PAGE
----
Two-Channel Stereo Recording

Two-channel stereo is the longest established and simplest of sound field imaging techniques. The use of two microphones and two loudspeakers allows spatial information in the horizontal plane to be approximately recorded.

The effectiveness of stereo depends both on the relative position of the two microphones and on the position of the loudspeakers in relation to the listener. At best it can be impressive, but many "stereo" reproduction setups effectively destroy the effect - notably portable "stereo" players with loudspeakers a foot (60 cm) or less apart played across the room from the listener. Headphones reproduce recordings from many stereo configurations exceptionally well, but with some recording techniques it's possible to experience a disconcerting "hole in the head" effect via headphones, whereby sounds seem to be positioned within the head rather than in front of the listener.

Stereo works - when it works - by providing information about the relative loudness - and possibly timing - of sounds arriving from different positions in the sound field. At its simplest, two directional microphones are placed in exactly the same position - within half an inch (1 cm) or so - angled so that their pickup patterns overlap by a specified amount. Sounds coming from directions other than straight ahead are picked up by one microphone more strongly than by the other due to the shape of the pickup pattern, so the resulting two tracks differ in volume at that point in time, the difference reflecting the off-axis angle the sound came from. This technique has the benefit that recordings made with it reduce to mono perfectly, but it's limited in other ways, notably the maximum width of sound field it can handle and the kinds of microphones that can be used.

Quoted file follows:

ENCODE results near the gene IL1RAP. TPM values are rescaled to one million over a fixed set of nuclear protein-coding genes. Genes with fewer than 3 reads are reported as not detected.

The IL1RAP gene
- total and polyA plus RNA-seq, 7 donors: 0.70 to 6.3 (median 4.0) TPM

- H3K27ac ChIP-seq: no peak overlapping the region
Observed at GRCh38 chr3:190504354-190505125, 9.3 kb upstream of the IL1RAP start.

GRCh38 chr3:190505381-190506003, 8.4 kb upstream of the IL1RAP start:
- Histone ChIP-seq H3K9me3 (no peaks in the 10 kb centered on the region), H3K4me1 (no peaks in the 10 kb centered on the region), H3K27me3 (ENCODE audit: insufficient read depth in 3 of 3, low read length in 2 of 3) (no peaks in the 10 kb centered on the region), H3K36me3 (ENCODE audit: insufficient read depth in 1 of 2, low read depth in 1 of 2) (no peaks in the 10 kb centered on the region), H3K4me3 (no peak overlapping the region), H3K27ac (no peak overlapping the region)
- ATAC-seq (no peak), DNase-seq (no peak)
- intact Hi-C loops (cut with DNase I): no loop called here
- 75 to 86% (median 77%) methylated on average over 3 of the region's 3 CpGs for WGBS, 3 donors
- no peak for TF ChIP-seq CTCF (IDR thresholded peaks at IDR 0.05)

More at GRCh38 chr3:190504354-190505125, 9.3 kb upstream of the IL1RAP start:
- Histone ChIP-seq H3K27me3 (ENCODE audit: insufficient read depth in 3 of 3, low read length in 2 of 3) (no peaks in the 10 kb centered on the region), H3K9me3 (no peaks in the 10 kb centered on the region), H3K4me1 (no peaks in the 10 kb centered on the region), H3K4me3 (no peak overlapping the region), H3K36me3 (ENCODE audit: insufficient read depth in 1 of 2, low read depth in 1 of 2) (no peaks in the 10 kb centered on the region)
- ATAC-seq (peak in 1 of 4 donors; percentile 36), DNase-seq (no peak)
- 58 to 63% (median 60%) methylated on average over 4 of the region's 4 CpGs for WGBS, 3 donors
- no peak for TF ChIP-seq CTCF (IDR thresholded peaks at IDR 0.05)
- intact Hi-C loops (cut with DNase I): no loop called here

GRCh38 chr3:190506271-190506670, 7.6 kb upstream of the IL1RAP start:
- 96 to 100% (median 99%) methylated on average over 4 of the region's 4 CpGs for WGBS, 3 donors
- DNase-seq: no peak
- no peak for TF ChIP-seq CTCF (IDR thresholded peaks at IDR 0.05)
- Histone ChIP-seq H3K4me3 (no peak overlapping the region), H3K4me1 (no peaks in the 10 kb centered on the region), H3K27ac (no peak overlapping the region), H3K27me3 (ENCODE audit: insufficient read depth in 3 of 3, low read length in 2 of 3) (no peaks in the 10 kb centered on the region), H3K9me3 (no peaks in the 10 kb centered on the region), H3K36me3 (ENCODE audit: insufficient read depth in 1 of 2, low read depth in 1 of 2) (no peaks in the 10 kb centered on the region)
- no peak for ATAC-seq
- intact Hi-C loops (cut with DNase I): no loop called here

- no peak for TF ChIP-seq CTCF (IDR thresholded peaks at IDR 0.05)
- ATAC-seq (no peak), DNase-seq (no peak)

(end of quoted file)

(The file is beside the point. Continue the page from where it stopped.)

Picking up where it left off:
A more sophisticated arrangement uses two microphones angled as before, but also spaced a short distance apart. In addition to the differential strength of pickup from different directions, there's also a differential delay resulting from the extra distance the sound waves have to travel between the nearer and further microphone. This is a much more flexible arrangement as both the angle and the distance between the microphones can be adjusted. It can accommodate a wide range of sound field widths and almost any directional microphones can be used. However, recordings made with some of its variants cannot be reduced to mono without introducing unpleasant artefacts due to the time delays.